Can Cats Find Their Way Home From Miles Away

Can Cats Find Their Way Home From Miles Away. When a dog named hank navigated 11 miles home over two days to his foster owner in memphis, tn, recently, it had many of us thinking. While an adventurous indoor/outdoor cat is more likely to roam, a scared cat may not trust their inner compass, get confused, and get lost.

from venturebeat.com

At distances of 3.1 miles (5 km) from home, 60% of the cats chose the exit that faced the direction of their home, and at greater distances, they did not appear to know the direction of their home. Oftentimes, cats follow their curiosity. A couple from west palm beach, fla., lost their cat in daytona beach in november, only to have the animal show up two months later less than a mile from their house.

As the crow flies — or the cat walks — it was only a little more than two miles, but the vet is on a main road, and to get to our house, had to.

But that’s not the case for the wanderings of sundry other creatures, especially those that migrate. A couple from west palm beach, fla., lost their cat in daytona beach in november, only to have the animal show up two months later less than a mile from their house. Can a cat find its way home 20 miles away?

Of course cats will come home.

While an adventurous indoor/outdoor cat is more likely to roam, a scared cat may not trust their inner compass, get confused, and get lost. Crucially, this study also found that a cat’s homing ability increases at lower distances, and decreases as they are taken further from home. The response from many eminent animal researchers was the same:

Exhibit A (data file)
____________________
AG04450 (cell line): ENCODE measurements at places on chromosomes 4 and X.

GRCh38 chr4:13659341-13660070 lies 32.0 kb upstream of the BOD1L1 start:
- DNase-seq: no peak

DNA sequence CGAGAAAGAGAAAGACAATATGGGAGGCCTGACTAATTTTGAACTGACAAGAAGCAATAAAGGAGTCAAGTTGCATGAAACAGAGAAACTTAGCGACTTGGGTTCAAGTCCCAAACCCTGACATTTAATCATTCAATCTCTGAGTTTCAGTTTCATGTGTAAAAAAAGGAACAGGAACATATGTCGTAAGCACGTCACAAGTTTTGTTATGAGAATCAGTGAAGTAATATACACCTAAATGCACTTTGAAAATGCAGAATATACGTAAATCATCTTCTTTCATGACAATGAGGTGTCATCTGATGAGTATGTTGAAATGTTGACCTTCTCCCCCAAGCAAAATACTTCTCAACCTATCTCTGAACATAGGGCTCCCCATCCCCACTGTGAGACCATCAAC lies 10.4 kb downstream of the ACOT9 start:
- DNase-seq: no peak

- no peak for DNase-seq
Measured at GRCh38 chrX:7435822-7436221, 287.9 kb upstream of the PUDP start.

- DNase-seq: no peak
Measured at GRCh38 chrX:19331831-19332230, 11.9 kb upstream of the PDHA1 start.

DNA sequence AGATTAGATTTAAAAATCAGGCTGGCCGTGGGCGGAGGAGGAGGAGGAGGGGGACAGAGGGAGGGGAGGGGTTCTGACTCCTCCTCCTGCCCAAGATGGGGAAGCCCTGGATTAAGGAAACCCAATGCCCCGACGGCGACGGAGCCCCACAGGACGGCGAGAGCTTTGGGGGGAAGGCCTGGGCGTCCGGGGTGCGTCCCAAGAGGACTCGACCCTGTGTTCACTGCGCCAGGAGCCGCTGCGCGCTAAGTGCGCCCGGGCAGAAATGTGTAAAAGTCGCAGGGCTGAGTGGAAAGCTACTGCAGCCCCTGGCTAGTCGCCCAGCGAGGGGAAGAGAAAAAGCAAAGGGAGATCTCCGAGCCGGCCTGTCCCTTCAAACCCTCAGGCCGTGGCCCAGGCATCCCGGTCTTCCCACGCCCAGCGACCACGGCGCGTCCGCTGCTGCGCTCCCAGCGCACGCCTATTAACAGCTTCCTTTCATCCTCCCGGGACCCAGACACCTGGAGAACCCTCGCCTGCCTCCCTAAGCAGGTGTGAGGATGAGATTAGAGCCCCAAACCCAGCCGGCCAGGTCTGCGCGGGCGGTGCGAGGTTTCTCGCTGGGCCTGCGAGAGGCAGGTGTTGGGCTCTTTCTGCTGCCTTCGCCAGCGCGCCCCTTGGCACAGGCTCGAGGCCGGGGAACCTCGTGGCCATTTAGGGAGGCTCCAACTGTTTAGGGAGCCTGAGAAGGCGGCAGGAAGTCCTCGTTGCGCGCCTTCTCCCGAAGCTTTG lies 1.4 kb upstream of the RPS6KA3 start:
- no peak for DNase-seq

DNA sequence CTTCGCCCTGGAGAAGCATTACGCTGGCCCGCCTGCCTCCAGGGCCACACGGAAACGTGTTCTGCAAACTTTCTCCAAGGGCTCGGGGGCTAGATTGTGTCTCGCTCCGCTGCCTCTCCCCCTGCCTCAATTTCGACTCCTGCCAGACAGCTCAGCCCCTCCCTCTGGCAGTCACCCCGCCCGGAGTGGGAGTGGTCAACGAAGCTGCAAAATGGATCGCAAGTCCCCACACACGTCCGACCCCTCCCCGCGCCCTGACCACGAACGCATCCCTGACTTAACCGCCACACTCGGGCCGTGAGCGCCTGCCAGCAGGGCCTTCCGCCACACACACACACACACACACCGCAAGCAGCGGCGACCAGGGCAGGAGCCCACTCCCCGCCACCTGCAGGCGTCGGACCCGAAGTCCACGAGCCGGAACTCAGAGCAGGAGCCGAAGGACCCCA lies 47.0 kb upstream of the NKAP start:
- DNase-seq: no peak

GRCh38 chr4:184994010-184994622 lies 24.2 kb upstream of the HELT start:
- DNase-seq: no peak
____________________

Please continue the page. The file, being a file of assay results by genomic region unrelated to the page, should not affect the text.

Next best time to look is midnight to.

They found that the cats’ homing sense was only fair and directly related to their distance from home. Cat finds its way home 200 miles away after going missing on holiday So we know that cats can find their way home, but the question remains:

There have been accounts of cats finding their way home up to 200 miles.

For example, try putting their litter box outside. If you’re still doubtful, here are. Even more impressive was the 2013 tale of the geolocating cat that had been lost and found its way home after a journey of two months and 200 miles.

During the past decade, the national park service has removed more than 2,000 burmese pythons from florida.

At distances of 3.1 miles (5 km) from home, 60% of the cats chose the exit that faced the direction of their home, and at greater distances, they did not appear to know the direction of their home. So, if you’re wondering if your cat can find its way home despite the distance (think a hundred miles away), the answer is yes. Cats seem to have a sort of homing instinct which in some cases have guided cats to travel hundreds of miles back to their home.

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